Keri "Fancy Schmancy" Lewis, fresh off a tournament in Tampa, fielded some questions by email.
The first question that bears reflection: Is roller derby "feminist"? Her answer might surprise you.
"I don't think roller derby is a feminist enterprise. It takes a village to run a roller derby league. Flat-track roller derby was founded in Austin, Texas, in 2003. It was started as a female-only sport, but there were men that played an integral part of the league function, ranging from coaches, staff, referees, bout announcers, photographers, videographers, volunteers to fans. Derby leagues become a big family."
Supporting her contention that roller derby is of equal importance to both genders, Lewis mentioned that the local men's team — the Magic City Misfits — is the fourth-ranked team in the United States.
Even with all that love, it's difficult for athletes, who must hold down day jobs, to find time to practice and compete.
"It is a challenge getting a practice and bouting venue that accommodates our league's needs," Lewis said. "Can we get enough practice time at reasonable hours for the skaters? Finding bout venues that are affordable and give us the opportunity to put on a good bout for paying patrons [is a challenge]. We also struggle making it affordable for skaters to compete on our traveling team, especially the all-star team. New Jax travels at least five times a year to out-of-state bouts, and getting the money and time off work to compete can be taxing on …
Episcopal School of Jacksonville’s football team has had some good seasons, but 2012 was not one of them. The team went 3-6, including a 1-4 mark at home that was deceptive, given the win was against a school called Duval Charter in the season opener. They lost by more than 30 points to all other opponents, including perennial powerhouses Providence and Bolles.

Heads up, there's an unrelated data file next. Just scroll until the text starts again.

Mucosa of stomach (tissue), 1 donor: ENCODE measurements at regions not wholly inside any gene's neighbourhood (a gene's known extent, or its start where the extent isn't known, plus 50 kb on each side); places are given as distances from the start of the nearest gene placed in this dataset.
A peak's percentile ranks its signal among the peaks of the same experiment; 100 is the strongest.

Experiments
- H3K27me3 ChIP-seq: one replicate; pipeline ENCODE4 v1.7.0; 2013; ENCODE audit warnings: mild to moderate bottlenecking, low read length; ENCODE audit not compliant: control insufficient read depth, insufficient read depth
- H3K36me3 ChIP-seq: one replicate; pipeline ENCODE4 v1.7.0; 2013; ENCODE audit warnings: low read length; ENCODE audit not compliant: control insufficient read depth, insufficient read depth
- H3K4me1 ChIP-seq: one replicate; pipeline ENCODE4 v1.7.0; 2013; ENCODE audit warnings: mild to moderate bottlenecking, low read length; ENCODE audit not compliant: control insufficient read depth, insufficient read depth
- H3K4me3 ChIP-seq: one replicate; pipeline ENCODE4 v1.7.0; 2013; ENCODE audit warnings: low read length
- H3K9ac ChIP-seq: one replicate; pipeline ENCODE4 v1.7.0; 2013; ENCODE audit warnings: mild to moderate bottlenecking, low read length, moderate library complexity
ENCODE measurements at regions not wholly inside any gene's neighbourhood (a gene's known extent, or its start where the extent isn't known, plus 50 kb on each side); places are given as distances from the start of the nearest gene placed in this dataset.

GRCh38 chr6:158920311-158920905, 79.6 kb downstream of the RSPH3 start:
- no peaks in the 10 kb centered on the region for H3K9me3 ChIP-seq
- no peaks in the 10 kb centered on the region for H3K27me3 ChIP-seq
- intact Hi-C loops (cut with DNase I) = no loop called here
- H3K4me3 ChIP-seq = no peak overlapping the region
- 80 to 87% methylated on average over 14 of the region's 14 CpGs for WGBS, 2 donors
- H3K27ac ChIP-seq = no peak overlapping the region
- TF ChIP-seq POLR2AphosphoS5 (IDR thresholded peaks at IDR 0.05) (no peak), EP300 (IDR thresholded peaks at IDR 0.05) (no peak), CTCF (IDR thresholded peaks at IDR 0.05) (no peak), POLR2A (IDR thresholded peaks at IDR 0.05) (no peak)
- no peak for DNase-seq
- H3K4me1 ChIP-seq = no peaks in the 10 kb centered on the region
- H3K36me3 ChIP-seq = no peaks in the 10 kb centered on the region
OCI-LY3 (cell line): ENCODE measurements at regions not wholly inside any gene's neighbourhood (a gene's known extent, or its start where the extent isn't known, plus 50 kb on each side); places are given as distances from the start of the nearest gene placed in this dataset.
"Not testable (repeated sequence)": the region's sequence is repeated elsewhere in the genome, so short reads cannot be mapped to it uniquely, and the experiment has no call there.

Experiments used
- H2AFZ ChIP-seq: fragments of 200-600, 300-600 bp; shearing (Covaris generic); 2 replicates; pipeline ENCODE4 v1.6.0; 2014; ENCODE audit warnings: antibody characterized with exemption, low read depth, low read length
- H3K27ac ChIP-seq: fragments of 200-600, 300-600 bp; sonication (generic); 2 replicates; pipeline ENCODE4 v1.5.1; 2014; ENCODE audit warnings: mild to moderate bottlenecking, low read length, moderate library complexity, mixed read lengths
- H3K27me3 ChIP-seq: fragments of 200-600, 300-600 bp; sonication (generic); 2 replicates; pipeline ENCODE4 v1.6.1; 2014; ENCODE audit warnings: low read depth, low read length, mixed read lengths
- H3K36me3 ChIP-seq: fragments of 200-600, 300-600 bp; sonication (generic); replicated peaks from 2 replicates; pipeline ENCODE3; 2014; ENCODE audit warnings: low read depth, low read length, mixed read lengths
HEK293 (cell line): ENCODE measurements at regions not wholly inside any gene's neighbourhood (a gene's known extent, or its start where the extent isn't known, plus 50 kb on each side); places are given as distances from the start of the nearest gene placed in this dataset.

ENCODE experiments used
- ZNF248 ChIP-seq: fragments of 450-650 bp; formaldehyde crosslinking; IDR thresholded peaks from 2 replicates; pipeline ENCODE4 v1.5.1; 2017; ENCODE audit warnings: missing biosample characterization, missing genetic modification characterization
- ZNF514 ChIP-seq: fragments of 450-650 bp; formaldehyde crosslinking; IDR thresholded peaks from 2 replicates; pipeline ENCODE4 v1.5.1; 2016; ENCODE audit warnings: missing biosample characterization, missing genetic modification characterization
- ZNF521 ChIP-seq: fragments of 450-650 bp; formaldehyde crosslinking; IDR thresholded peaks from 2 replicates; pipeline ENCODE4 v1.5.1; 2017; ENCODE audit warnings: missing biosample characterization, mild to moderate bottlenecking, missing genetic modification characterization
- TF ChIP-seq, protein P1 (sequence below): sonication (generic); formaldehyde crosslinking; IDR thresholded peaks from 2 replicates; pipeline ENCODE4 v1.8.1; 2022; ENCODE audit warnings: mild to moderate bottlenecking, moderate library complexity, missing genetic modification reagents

On the road, things weren’t much better. They were smoked by Ponte Vedra and the Bishop Kenny Crusaders, who were clearly exacting revenge for Henry VIII spurning the Roman Catholic Church to form the Church of England centuries back. There were wins in there, sure, but something had to change. That change happened in a big way when the school hired Mark Brunell to coach the football team in early January.
Episcopal is, in many ways, a throwback — they have a dress code, as well as inquisitive and bright students. And Brunell has always been a throwback. Even during the Jaguars’ glory days, Brunell and his clique on the team were noted to put faith first, in a way that seemed to be at odds with the NFL’s myriad bad boys like Ray Lewis, Rae Carruth and so many others who received notoriety for activities and scandals off the field.
That never happened to Brunell or those close to him during the Coughlin era. The worst thing one could say about Brunell was that he sometimes had a hard time scoring in the red zone. We saw what happened to the Jaguars when Magic Mark was made to disappear by rookie head coach Jack Del Rio, who was eager to put his stamp on the franchise with Byron Leftwich. As soon as Brunell was injured, he was out of the lineup — and out of town not too long after. The Jaguars, meanwhile, developed a reputation of “character risk,” with players routinely being popped for drug and gun offenses.
Brunell moved on (moved up, some say) to play quite a few more years. He took the Redskins to the playoffs, then backed up Drew Brees in New Orleans and Mark Sanchez with the …
For whatever reason, David Garrard's comeback has not taken off. Despite the dearth of quality quarterbacking in the league, the former Jaguar Pro Bowler hasn't elicited a lot of interest in the league. Enter the quarterback-starved Jets, who worked him out this week.
All we know about the Jets' QB situation is in the linked article: Tebow will be released. That said, it seems like it might behoove the Jaguars to give Garrard at least a courtesy tryout. The Jags haven't gone out of their way to let former quarterbacks return, but at the veteran minimum salary, what is the harm of having a proven hand at the position to backup/challenge Gabbert? This would free up the team to draft a quality tackle in the No. 2 position instead of reaching for a quarterback without having the line to keep him healthy.